For at least one , the PSC has brought to life the excitement of discovery. "Science is a lot more exciting for me now that I've made this discovery," Bolyard said. Scientific research, he learned, "is a lot of hard work, but it's worth it!"

A year ago, he said, he wouldn't have thought of astronomy as a career, but the experience of discovery made astronomy at least a possibility for him. However, he added, "I'm still hoping to be a doctor."

Provided by National Radio Astronomy Observatory (news : web)

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2.5 / 5 (2) Sep 22, 2009
Congratulations, Lucas!

In paying attention to detail, you have also discovered the key to a fulfilling career in science!

Best wishes,
Oliver K. Manuel
5 / 5 (1) Sep 22, 2009
What Oliver Manuel said.

Well fielded, young man! A person your age doesn't catch a neutron star every day.
5 / 5 (1) Sep 22, 2009
perhaps starquakes on the surface as the neutronstar shell tries to reconfigure pack itselve?, causing magnetic reconnection event/bursts like sunspot mechanism on a grander scale, or perhaps even reconnection event of the neutron star reconnects/disconnects periodycally with the magnetic field of a closleby but not observed black hole, is there something therse radio transents have in common like diametre, density, bpart of inarysystem and sets them appart from the the common pulsars ???
not rated yet Sep 23, 2009
So why didn't the professionals operating the radio telescope pick this up?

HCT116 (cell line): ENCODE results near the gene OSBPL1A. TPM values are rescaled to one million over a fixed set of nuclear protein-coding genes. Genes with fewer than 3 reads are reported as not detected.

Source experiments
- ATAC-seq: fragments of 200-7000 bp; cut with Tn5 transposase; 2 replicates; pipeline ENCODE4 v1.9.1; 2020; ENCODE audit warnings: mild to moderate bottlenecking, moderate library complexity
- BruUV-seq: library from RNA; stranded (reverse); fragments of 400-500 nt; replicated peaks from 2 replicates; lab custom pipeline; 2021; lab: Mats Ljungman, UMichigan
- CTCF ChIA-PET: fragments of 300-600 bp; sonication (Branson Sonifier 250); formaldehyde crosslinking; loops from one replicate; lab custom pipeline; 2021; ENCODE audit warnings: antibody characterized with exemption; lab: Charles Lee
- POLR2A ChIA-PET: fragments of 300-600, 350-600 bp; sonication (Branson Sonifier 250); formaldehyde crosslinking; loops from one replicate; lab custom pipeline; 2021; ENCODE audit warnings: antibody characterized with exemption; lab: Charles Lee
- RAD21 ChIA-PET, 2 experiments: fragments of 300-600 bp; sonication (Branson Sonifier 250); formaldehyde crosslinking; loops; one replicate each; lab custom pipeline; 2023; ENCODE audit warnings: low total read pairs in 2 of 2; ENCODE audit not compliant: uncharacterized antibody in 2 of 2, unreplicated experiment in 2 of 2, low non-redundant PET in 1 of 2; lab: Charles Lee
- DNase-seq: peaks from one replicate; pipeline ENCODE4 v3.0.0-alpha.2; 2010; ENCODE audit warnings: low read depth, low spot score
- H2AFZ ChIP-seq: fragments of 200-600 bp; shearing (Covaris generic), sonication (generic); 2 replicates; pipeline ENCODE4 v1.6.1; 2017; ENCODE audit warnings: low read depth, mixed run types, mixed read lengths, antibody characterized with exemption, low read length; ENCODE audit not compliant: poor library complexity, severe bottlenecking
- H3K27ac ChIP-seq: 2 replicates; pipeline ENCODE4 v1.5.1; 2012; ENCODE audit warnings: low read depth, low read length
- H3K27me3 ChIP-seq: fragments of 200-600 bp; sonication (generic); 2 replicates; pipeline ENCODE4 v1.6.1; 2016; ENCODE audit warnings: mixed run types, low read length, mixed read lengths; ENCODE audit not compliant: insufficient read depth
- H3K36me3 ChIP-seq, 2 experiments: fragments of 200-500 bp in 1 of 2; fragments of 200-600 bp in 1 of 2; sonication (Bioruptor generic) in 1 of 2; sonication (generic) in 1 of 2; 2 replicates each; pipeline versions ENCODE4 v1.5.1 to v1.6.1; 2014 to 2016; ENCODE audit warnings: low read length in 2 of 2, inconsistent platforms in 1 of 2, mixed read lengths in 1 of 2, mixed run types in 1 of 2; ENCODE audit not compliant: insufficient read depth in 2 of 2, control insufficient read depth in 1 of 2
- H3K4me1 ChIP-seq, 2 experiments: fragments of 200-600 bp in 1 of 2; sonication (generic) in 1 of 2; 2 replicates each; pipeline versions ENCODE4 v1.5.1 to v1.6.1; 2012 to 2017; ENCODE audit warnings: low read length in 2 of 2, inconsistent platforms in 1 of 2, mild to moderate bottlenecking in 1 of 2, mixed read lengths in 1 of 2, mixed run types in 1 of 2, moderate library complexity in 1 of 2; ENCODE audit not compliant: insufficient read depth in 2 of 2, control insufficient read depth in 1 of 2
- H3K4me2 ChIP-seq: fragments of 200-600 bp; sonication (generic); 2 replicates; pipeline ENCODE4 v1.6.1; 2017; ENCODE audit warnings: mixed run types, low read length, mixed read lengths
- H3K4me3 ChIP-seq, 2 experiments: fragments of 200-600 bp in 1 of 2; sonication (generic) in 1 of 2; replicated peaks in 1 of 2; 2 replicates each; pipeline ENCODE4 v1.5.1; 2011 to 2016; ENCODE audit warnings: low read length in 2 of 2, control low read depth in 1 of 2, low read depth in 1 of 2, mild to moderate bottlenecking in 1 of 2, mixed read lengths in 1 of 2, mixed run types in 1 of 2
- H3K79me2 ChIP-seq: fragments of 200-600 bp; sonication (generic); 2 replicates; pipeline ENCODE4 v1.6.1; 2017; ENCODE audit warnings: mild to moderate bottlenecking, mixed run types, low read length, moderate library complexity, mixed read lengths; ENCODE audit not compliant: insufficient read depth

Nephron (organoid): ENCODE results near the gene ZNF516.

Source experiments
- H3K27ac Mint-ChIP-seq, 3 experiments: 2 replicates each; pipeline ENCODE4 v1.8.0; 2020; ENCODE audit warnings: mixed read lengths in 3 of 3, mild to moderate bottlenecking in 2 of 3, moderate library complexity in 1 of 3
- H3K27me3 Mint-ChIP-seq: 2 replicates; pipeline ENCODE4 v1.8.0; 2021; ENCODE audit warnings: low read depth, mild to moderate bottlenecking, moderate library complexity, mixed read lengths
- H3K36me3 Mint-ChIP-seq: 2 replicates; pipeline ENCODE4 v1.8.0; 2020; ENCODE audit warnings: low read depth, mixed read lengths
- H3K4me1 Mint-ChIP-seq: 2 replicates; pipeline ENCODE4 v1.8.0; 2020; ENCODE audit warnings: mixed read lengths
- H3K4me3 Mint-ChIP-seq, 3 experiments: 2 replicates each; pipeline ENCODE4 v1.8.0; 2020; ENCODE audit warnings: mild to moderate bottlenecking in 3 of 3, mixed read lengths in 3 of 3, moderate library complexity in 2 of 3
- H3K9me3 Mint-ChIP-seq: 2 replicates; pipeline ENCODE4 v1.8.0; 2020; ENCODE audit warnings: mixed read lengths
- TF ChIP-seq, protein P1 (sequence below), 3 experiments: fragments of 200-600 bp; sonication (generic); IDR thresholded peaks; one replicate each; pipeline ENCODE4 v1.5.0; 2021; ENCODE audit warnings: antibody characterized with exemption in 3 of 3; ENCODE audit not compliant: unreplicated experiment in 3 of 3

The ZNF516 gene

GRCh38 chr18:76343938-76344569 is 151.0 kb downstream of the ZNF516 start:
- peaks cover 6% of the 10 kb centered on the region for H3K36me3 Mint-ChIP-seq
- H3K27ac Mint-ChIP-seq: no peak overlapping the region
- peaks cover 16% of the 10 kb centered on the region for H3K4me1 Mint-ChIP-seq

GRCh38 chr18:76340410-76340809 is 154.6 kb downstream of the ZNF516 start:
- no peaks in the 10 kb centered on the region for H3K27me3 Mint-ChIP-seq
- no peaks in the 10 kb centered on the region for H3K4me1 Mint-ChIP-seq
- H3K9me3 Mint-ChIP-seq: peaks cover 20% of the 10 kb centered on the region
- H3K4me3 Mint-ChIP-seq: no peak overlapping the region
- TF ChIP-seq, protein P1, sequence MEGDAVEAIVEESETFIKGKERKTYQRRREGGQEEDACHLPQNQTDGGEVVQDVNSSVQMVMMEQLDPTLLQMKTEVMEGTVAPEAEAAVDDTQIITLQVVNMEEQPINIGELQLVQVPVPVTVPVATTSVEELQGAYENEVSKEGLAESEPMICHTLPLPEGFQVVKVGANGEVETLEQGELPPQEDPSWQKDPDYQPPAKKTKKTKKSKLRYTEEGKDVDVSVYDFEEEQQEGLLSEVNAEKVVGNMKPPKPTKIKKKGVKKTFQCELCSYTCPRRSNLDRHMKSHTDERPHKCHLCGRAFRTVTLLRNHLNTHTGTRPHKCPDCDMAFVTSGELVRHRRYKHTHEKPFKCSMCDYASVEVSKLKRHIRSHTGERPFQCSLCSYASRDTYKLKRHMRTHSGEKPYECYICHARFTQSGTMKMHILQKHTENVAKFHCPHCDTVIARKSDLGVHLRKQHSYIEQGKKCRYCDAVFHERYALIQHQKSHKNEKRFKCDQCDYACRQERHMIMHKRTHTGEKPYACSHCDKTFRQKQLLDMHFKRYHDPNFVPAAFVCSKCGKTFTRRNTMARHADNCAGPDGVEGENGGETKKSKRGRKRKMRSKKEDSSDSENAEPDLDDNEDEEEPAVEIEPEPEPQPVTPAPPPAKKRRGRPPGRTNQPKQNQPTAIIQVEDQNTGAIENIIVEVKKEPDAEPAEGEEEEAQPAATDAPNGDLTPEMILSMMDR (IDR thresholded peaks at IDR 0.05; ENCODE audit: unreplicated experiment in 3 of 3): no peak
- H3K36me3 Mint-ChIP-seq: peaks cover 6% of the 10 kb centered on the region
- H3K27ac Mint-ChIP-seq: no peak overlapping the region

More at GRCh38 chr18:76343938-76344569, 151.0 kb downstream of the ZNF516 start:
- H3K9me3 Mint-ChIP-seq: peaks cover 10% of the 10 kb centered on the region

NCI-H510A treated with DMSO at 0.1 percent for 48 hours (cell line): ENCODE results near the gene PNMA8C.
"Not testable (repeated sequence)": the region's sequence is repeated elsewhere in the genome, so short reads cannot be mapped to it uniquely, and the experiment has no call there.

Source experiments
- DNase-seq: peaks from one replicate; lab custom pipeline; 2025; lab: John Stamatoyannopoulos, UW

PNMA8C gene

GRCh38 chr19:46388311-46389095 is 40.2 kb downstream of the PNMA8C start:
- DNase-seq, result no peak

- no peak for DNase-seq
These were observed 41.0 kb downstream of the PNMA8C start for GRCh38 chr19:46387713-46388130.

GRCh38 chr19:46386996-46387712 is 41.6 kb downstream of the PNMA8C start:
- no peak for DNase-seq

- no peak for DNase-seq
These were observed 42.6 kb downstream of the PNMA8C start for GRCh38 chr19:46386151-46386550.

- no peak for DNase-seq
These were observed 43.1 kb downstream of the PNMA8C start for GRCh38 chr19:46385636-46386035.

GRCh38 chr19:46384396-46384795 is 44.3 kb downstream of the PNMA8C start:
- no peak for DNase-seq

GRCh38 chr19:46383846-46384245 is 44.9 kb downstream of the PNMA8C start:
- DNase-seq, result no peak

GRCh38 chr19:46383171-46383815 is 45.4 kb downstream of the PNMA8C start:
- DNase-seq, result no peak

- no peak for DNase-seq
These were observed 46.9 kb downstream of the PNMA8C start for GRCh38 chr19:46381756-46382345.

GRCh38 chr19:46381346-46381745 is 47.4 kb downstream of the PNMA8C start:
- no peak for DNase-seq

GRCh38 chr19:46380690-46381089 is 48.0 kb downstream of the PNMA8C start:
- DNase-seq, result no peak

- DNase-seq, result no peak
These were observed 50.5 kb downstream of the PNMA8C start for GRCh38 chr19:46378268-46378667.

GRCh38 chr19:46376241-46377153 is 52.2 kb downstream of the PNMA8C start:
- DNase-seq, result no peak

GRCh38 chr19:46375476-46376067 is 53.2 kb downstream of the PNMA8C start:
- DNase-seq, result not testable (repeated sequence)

1 / 5 (2) Sep 23, 2009
too busy with a bigger picture between puffs?
not rated yet Sep 23, 2009
It's about time West Virgina get some recognition.

Great Find!
1 / 5 (1) Sep 23, 2009
Common Features of the Sun and Pulsars

perhaps starquakes on the surface as the neutronstar shell tries to reconfigure pack itselve?, causing magnetic reconnection event/bursts like sunspot mechanism on a grander scale, or perhaps even . . . ???

You may be right, Husky!

Our Sun shares some common features with pulsars ["Is the Sun a pulsar?" Nature 270, 159 - 160 (10 November 1977); doi:10.1038/270159a0]


Oliver K. Manuel
5 / 5 (1) Sep 23, 2009
Bob Kob: I would imagine that the professionals are like those at most big optical observatories. They're trained to run the machines, and leave the data to the astronomers. At most major observatories, the astronomer schedules the observation, tells the observatory where to look and what instruments to use, then waits for the data to come back. The operators don't do any data analysis.